Every two years the AIP elects a President, Vice President, Secretary, Treasurer and Registrar. Any financial Member, Fellow or Honary Fellow can be nominated for these positions. Under the institute’s constitution, the current president and vice president can’t seek re-election for the same position.

Nominations for all positions are now open, and will close on August 21 2020.

If you’d like to submit one, it should be accompanied by signed endorsements from two financial Members, Fellows or Honorary Fellows, as well as a letter of consent from the nominee.

Send the documents via email to, or by mail to AIP, PO Box 480, West Ryde, NSW 1685, Australia.

The current Executive has put forward the following nominations:

  • Sven Rogge (as President)
  • Kirrily Rule (as Honorary Secretary)
  • Stephen Collins (as Honorary Registrar)
  • Judith Pollard (as Honorary Treasurer)

The positions will be decided at the Annual General Meeting of the AIP in February next year.

Nominations open for Queensland’s excellence in physics teaching award

The Queensland branch of the AIP wants to honour an outstanding high school physics teacher. 

It is looking for a talented educator who promotes student interest in physics, mentors other physics teachers and enjoys continuous professional development as an effective science educator.

The successful nominee will receive a cash prize, plaque, and certificate.

If you have a colleague, or perhaps an inspiring teacher in your circle of friends, please consider nominating them by filling out this form and sending it to: Deadline is Friday, July 24.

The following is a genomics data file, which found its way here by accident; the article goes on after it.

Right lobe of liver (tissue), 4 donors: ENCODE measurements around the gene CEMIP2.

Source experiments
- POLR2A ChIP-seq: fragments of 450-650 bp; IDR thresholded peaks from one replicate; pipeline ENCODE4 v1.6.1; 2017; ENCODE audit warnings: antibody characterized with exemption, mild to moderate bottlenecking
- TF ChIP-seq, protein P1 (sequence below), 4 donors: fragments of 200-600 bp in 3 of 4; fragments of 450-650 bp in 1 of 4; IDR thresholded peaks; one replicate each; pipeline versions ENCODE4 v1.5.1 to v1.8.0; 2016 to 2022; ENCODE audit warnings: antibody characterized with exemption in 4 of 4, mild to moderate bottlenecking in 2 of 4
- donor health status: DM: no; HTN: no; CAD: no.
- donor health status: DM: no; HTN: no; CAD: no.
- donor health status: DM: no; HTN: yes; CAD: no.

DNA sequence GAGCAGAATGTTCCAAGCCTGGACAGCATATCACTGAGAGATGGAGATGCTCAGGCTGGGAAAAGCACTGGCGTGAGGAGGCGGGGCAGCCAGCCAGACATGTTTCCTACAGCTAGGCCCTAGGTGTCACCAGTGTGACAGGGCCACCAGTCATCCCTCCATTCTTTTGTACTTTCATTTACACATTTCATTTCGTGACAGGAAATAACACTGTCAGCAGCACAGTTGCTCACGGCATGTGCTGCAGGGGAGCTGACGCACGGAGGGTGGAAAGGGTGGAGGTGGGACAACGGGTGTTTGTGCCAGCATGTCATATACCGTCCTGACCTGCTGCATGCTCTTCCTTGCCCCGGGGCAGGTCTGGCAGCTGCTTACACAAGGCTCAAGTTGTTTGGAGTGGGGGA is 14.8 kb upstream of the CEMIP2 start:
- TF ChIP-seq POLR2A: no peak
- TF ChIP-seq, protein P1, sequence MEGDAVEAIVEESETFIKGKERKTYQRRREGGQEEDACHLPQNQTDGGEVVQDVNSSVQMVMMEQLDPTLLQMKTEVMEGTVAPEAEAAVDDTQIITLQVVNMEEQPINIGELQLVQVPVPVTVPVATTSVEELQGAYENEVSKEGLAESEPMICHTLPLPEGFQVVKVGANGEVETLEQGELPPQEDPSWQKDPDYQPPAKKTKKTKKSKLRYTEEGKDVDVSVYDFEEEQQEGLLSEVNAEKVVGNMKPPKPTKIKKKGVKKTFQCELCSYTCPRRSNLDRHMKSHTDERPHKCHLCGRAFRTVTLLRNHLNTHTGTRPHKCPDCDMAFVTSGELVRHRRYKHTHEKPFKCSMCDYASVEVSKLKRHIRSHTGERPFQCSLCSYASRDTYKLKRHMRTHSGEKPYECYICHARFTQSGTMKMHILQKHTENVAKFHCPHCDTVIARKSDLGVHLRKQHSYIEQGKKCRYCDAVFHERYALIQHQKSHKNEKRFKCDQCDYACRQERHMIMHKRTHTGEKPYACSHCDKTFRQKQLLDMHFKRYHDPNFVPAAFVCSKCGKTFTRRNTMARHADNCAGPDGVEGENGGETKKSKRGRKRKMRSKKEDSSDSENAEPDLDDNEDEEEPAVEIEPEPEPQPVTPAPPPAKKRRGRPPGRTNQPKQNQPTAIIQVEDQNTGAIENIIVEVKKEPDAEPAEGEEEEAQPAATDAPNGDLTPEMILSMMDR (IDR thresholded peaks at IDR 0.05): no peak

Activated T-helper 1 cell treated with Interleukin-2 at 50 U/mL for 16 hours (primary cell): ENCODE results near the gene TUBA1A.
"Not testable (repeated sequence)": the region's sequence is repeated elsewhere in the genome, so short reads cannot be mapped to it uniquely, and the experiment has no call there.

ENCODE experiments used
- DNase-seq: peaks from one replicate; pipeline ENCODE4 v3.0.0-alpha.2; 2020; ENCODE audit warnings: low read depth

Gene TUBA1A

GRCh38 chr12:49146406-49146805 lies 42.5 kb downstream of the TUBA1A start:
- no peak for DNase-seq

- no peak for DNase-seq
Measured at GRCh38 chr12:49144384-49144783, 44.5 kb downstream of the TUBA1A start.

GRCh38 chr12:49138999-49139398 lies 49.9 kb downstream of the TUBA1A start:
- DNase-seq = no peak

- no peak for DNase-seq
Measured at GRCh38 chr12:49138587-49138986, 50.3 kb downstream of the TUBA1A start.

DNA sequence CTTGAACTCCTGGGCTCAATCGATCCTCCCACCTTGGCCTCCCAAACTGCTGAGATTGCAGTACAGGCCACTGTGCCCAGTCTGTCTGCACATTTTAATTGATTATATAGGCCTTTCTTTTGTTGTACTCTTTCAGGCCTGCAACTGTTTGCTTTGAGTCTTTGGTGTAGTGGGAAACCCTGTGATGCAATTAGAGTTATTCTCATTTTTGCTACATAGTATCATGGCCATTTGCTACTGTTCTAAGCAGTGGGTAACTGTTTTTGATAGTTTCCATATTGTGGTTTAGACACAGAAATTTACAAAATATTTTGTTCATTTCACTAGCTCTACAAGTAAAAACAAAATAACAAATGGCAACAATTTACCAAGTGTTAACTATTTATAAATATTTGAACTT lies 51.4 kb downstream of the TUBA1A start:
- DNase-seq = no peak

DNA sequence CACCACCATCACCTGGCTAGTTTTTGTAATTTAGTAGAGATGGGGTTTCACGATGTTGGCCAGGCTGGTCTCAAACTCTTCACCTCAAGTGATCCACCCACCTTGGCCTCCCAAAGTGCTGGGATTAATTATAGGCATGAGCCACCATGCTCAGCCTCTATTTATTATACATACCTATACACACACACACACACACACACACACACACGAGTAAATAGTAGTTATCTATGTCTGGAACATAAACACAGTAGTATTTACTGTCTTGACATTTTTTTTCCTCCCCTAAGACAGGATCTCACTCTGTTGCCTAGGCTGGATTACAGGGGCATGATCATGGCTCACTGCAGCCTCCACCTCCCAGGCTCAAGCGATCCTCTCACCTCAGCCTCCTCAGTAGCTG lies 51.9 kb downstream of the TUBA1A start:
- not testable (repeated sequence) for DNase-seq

More honours for Australian physicists

Queen’s Birthday Honours

CSIRO Chief Scientist, past AIP president and Honorary AIP Fellow, Cathy Foley received an AO for distinguished service to research science, to the advancement of women in physics, and to professional scientific organisations. Cathy is a superconductivity expert, blue laser pioneer, and champion for women in science. The award follows her election to the Australian Academy of Science in May.

2011 AIP Women in Physics lecturer Tamara Davis, from the University of Queensland, received an AM for significant service to astrophysical science, to education, and to young astronomers. Tamara is a leader in the fields of dark energy and supernovae. You can watch a video about her research here.

Read the full 2020 Queen’s Birthday Honours list here:

Other physics opportunities

Webinar for early career physics teachers 

A webinar to help early career physics teachers come to grips with changes to curriculum and assessment criteria is being organised by the Vicphysics Teachers’ Network. Experienced teachers might also like join in.

The event will be held on Friday, July 10,  between 9:30am and 12:30pm.